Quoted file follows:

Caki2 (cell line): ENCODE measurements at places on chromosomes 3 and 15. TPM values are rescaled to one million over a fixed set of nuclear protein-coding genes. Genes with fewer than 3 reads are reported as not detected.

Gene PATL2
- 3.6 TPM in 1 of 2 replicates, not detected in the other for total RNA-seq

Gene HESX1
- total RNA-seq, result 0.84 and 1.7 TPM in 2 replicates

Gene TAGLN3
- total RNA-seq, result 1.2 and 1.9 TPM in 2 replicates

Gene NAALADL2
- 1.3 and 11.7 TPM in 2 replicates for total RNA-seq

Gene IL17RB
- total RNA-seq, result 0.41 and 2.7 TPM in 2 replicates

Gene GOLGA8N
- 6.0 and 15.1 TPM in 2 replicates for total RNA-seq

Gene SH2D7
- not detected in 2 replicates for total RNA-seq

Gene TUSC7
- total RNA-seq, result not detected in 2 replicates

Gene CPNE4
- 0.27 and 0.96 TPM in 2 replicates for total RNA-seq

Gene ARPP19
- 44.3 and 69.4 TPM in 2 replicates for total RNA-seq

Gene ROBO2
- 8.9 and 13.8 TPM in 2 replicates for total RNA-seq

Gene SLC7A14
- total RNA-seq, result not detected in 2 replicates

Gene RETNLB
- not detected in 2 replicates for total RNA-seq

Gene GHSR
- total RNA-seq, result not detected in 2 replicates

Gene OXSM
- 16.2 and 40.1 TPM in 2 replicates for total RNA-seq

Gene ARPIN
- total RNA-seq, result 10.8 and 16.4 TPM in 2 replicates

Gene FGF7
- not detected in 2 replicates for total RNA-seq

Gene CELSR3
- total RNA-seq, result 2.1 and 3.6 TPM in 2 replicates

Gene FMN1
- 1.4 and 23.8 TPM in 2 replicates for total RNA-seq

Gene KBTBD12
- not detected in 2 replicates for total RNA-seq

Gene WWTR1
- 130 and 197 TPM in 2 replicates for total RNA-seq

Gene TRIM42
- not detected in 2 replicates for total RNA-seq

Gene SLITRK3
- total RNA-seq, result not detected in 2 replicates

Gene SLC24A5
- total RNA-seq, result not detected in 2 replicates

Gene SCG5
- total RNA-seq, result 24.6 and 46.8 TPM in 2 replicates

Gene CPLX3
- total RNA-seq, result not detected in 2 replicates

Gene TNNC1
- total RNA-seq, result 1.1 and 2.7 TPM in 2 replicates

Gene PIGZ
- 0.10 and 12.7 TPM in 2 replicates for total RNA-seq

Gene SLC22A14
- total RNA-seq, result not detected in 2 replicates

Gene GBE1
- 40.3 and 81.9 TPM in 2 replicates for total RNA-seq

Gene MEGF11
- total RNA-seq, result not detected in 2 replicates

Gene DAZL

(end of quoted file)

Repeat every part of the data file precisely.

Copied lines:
Caki2 (cell line): ENCODE measurements at places on chromosomes 3 and 15. TPM values are rescaled to one million over a fixed set of nuclear protein-coding genes. Genes with fewer than 3 reads are reported as not detected.

Gene PATL2
- 3.6 TPM in 1 of 2 replicates, not detected in the other for total RNA-seq

Gene HESX1
- total RNA-seq, result 0.84 and 1.7 TPM in 2 replicates

Gene TAGLN3
- total RNA-seq, result 1.2 and 1.9 TPM in 2 replicates

Gene NAALADL2
- 1.3 and 11.7 TPM in 2 replicates for total RNA-seq

Gene IL17RB
- total RNA-seq, result 0.41 and 2.7 TPM in 2 replicates

Gene GOLGA8N
- 6.0 and 15.1 TPM in 2 replicates for total RNA-seq

Gene SH2D7
- not detected in 2 replicates for total RNA-seq

Gene TUSC7
- total RNA-seq, result not detected in 2 replicates

Gene CPNE4
- 0.27 and 0.96 TPM in 2 replicates for total RNA-seq

Gene ARPP19
- 44.3 and 69.4 TPM in 2 replicates for total RNA-seq

Gene ROBO2
- 8.9 and 13.8 TPM in 2 replicates for total RNA-seq

Gene SLC7A14
- total RNA-seq, result not detected in 2 replicates

Gene RETNLB
- not detected in 2 replicates for total RNA-seq

Gene GHSR
- total RNA-seq, result not detected in 2 replicates

Gene OXSM
- 16.2 and 40.1 TPM in 2 replicates for total RNA-seq

Gene ARPIN
- total RNA-seq, result 10.8 and 16.4 TPM in 2 replicates

Gene FGF7
- not detected in 2 replicates for total RNA-seq

Gene CELSR3
- total RNA-seq, result 2.1 and 3.6 TPM in 2 replicates

Gene FMN1
- 1.4 and 23.8 TPM in 2 replicates for total RNA-seq

Gene KBTBD12
- not detected in 2 replicates for total RNA-seq

Gene WWTR1
- 130 and 197 TPM in 2 replicates for total RNA-seq

Gene TRIM42
- not detected in 2 replicates for total RNA-seq

Gene SLITRK3
- total RNA-seq, result not detected in 2 replicates

Gene SLC24A5
- total RNA-seq, result not detected in 2 replicates

Gene SCG5
- total RNA-seq, result 24.6 and 46.8 TPM in 2 replicates

Gene CPLX3
- total RNA-seq, result not detected in 2 replicates

Gene TNNC1
- total RNA-seq, result 1.1 and 2.7 TPM in 2 replicates

Gene PIGZ
- 0.10 and 12.7 TPM in 2 replicates for total RNA-seq

Gene SLC22A14
- total RNA-seq, result not detected in 2 replicates

Gene GBE1
- 40.3 and 81.9 TPM in 2 replicates for total RNA-seq

Gene MEGF11
- total RNA-seq, result not detected in 2 replicates

Gene DAZL